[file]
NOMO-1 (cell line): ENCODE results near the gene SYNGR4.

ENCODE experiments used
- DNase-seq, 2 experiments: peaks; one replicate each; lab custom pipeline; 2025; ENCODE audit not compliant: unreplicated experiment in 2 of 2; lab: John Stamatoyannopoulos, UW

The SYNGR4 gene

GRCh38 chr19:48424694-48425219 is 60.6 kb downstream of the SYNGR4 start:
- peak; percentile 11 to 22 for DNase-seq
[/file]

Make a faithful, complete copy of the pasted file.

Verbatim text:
NOMO-1 (cell line): ENCODE results near the gene SYNGR4.

ENCODE experiments used
- DNase-seq, 2 experiments: peaks; one replicate each; lab custom pipeline; 2025; ENCODE audit not compliant: unreplicated experiment in 2 of 2; lab: John Stamatoyannopoulos, UW

The SYNGR4 gene

GRCh38 chr19:48424694-48425219 is 60.6 kb downstream of the SYNGR4 start:
- peak; percentile 11 to 22 for DNase-seq